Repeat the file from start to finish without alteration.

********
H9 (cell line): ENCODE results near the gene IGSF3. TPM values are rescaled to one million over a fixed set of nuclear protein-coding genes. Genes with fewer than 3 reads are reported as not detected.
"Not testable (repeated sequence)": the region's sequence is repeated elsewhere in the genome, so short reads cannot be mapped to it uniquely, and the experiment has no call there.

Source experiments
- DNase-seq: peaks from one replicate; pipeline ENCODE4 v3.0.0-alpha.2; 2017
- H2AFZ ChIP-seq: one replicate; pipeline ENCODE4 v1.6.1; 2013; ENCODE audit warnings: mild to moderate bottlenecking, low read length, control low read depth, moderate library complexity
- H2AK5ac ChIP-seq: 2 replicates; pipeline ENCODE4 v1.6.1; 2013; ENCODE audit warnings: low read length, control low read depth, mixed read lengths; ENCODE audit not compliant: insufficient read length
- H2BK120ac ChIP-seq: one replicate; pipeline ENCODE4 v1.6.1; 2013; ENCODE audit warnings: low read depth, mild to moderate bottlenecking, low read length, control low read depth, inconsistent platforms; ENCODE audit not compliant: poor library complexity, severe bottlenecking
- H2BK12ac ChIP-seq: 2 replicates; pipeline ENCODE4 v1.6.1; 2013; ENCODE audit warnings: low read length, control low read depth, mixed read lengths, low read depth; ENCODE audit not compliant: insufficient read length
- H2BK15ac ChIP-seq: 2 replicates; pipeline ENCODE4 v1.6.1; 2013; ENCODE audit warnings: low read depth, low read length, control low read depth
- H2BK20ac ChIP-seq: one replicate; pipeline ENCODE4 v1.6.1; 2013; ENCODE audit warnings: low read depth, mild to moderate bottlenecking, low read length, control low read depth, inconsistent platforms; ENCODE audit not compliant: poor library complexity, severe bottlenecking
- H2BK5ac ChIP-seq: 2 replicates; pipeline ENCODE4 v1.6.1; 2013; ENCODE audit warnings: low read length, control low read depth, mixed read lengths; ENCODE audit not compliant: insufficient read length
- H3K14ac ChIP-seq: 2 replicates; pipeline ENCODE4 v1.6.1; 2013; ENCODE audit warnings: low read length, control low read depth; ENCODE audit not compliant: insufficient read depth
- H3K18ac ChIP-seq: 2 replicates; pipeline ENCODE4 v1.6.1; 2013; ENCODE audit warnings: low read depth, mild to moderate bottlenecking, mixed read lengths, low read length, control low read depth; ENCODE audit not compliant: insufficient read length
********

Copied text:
H9 (cell line): ENCODE results near the gene IGSF3. TPM values are rescaled to one million over a fixed set of nuclear protein-coding genes. Genes with fewer than 3 reads are reported as not detected.
"Not testable (repeated sequence)": the region's sequence is repeated elsewhere in the genome, so short reads cannot be mapped to it uniquely, and the experiment has no call there.

Source experiments
- DNase-seq: peaks from one replicate; pipeline ENCODE4 v3.0.0-alpha.2; 2017
- H2AFZ ChIP-seq: one replicate; pipeline ENCODE4 v1.6.1; 2013; ENCODE audit warnings: mild to moderate bottlenecking, low read length, control low read depth, moderate library complexity
- H2AK5ac ChIP-seq: 2 replicates; pipeline ENCODE4 v1.6.1; 2013; ENCODE audit warnings: low read length, control low read depth, mixed read lengths; ENCODE audit not compliant: insufficient read length
- H2BK120ac ChIP-seq: one replicate; pipeline ENCODE4 v1.6.1; 2013; ENCODE audit warnings: low read depth, mild to moderate bottlenecking, low read length, control low read depth, inconsistent platforms; ENCODE audit not compliant: poor library complexity, severe bottlenecking
- H2BK12ac ChIP-seq: 2 replicates; pipeline ENCODE4 v1.6.1; 2013; ENCODE audit warnings: low read length, control low read depth, mixed read lengths, low read depth; ENCODE audit not compliant: insufficient read length
- H2BK15ac ChIP-seq: 2 replicates; pipeline ENCODE4 v1.6.1; 2013; ENCODE audit warnings: low read depth, low read length, control low read depth
- H2BK20ac ChIP-seq: one replicate; pipeline ENCODE4 v1.6.1; 2013; ENCODE audit warnings: low read depth, mild to moderate bottlenecking, low read length, control low read depth, inconsistent platforms; ENCODE audit not compliant: poor library complexity, severe bottlenecking
- H2BK5ac ChIP-seq: 2 replicates; pipeline ENCODE4 v1.6.1; 2013; ENCODE audit warnings: low read length, control low read depth, mixed read lengths; ENCODE audit not compliant: insufficient read length
- H3K14ac ChIP-seq: 2 replicates; pipeline ENCODE4 v1.6.1; 2013; ENCODE audit warnings: low read length, control low read depth; ENCODE audit not compliant: insufficient read depth
- H3K18ac ChIP-seq: 2 replicates; pipeline ENCODE4 v1.6.1; 2013; ENCODE audit warnings: low read depth, mild to moderate bottlenecking, mixed read lengths, low read length, control low read depth; ENCODE audit not compliant: insufficient read length